Hardcover. Chicago, University of Chicago Press, 6th pr., 1970, Book: Good, Dust Jacket: Good, Hardcover in an edgeworn, chipped dust jacket, 318 pages. "Although legally free, the Negro in the ante bellum North enjoyed few rights and fewer privileges. He was disenfranchised in nearly every state, denied the right to settle in some, and confined to menial employment in all." Bookplate on inside front cover, hinge cracked at title page.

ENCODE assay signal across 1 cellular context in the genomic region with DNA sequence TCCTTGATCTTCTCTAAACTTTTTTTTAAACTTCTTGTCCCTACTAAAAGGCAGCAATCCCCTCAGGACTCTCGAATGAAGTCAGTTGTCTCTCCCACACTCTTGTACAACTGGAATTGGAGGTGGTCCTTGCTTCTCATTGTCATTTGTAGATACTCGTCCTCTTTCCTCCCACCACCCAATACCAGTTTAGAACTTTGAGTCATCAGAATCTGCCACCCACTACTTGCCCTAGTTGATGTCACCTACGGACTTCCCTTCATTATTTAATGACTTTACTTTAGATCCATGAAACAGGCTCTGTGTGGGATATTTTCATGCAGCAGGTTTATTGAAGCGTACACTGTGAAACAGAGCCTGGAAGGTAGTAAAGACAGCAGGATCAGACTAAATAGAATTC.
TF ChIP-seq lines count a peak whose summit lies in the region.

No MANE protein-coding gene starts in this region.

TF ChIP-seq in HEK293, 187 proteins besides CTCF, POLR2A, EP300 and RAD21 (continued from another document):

Hardcover. Cambridge MA, Harvard University Press , 1st, 1993, Book: Very Good, Dust Jacket: Very Good, Hardcover in a bright, lightly worn dust jacket. 338 pages. INSCRIBED BY THE AUTHOR on the half-title page. After the triumphs of Montgomery and Selma, Martin Luther King, Jr., rallied his forces and headed north. The law was on his side, the nation seemed to be behind him, the crusade for civil rights was rapidly gathering momentum--and then, in Chicago, heartland of America, the movement stalled. What happened? This book is the first to give us the full story--a vivid account of how the Chicago Freedom Movement of 1965-1967 attempted to combat northern segregation. Northern Protest captures this new kind of campaign for civil rights at a fateful turning point, with effects that pulse through the nation's race relations to the day. James Ralph has written the fullest and most perceptive account yet to appear of the 1966 civil-rights campaign in Chicago, a crucial event in the history of the movement. Clean copy.